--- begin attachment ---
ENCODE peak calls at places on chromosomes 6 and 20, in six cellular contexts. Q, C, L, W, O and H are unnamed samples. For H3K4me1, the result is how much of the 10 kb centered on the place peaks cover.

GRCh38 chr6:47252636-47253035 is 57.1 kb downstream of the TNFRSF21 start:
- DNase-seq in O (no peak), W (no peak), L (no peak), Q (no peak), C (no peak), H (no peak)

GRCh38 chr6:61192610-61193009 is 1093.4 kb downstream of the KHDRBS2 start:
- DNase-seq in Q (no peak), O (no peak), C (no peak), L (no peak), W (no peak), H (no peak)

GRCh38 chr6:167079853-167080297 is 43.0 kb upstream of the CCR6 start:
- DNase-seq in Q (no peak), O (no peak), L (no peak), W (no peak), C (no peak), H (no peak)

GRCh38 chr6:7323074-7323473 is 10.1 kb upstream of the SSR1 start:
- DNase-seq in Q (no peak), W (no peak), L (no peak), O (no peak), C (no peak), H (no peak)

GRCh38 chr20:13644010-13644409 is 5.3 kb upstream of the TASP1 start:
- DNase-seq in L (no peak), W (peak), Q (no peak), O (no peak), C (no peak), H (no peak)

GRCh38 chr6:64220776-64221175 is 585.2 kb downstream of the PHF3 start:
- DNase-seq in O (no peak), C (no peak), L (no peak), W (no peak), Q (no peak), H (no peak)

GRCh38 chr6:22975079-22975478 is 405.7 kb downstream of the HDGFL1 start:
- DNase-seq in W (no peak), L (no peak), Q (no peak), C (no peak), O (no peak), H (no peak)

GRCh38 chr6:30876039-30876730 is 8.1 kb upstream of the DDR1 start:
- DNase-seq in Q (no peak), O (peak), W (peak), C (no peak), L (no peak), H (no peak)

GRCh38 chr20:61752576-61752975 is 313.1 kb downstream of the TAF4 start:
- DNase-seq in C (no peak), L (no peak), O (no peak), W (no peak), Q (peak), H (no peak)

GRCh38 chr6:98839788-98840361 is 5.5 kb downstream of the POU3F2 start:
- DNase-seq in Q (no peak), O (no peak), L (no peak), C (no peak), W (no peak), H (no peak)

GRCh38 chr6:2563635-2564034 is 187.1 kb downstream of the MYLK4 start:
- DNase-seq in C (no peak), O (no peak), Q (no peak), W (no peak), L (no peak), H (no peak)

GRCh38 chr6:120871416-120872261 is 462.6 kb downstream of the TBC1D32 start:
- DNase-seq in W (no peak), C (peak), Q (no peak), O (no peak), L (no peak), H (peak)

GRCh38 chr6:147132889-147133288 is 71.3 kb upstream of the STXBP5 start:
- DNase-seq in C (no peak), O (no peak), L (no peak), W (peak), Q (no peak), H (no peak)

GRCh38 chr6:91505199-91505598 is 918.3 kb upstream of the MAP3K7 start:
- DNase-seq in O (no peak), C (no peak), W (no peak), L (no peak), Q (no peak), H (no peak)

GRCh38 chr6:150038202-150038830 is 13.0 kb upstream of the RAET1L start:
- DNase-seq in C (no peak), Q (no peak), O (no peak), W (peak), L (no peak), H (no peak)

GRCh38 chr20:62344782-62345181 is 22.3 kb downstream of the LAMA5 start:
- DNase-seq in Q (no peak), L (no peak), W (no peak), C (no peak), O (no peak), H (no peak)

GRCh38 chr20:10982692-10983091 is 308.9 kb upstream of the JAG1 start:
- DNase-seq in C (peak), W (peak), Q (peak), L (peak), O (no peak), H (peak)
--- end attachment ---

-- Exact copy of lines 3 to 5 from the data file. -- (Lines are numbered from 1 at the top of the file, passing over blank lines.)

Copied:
- DNase-seq in O (no peak), W (no peak), L (no peak), Q (no peak), C (no peak), H (no peak)

GRCh38 chr6:61192610-61193009 is 1093.4 kb downstream of the KHDRBS2 start:
- DNase-seq in Q (no peak), O (no peak), C (no peak), L (no peak), W (no peak), H (no peak)